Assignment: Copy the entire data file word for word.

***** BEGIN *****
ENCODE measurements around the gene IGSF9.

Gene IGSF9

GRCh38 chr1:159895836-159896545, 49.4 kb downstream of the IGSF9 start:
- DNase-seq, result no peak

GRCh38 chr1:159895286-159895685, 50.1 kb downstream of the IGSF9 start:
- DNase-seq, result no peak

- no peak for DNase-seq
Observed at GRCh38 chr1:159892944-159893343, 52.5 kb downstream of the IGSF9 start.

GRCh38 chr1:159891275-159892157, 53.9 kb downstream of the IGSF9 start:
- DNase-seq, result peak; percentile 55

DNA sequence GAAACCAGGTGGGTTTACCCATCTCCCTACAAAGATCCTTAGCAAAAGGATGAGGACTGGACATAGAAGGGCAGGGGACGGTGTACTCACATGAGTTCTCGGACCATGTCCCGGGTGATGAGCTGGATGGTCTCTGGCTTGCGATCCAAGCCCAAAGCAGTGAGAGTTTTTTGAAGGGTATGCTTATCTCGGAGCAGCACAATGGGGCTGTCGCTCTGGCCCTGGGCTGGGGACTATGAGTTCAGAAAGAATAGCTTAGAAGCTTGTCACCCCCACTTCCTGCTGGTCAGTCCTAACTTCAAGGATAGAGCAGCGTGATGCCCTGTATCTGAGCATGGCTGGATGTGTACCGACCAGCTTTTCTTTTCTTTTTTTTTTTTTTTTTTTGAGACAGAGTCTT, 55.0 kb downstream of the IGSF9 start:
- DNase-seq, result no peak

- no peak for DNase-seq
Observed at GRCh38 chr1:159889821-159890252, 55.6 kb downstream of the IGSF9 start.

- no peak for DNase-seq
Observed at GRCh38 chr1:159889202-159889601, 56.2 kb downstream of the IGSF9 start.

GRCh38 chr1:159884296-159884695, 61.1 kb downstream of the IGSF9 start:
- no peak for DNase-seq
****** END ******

ENCODE measurements around the gene IGSF9.

Gene IGSF9

GRCh38 chr1:159895836-159896545, 49.4 kb downstream of the IGSF9 start:
- DNase-seq, result no peak

GRCh38 chr1:159895286-159895685, 50.1 kb downstream of the IGSF9 start:
- DNase-seq, result no peak

- no peak for DNase-seq
Observed at GRCh38 chr1:159892944-159893343, 52.5 kb downstream of the IGSF9 start.

GRCh38 chr1:159891275-159892157, 53.9 kb downstream of the IGSF9 start:
- DNase-seq, result peak; percentile 55

DNA sequence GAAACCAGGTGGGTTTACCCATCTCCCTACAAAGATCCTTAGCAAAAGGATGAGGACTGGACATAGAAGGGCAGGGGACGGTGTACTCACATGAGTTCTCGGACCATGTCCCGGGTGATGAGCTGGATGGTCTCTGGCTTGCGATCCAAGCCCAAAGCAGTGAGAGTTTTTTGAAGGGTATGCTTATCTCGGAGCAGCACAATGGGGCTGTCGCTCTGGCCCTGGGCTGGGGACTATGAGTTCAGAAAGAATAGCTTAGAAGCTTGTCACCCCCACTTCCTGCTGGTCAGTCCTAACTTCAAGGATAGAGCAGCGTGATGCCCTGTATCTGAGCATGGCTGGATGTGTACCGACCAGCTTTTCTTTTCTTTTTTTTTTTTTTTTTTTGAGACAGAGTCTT, 55.0 kb downstream of the IGSF9 start:
- DNase-seq, result no peak

- no peak for DNase-seq
Observed at GRCh38 chr1:159889821-159890252, 55.6 kb downstream of the IGSF9 start.

- no peak for DNase-seq
Observed at GRCh38 chr1:159889202-159889601, 56.2 kb downstream of the IGSF9 start.

GRCh38 chr1:159884296-159884695, 61.1 kb downstream of the IGSF9 start:
- no peak for DNase-seq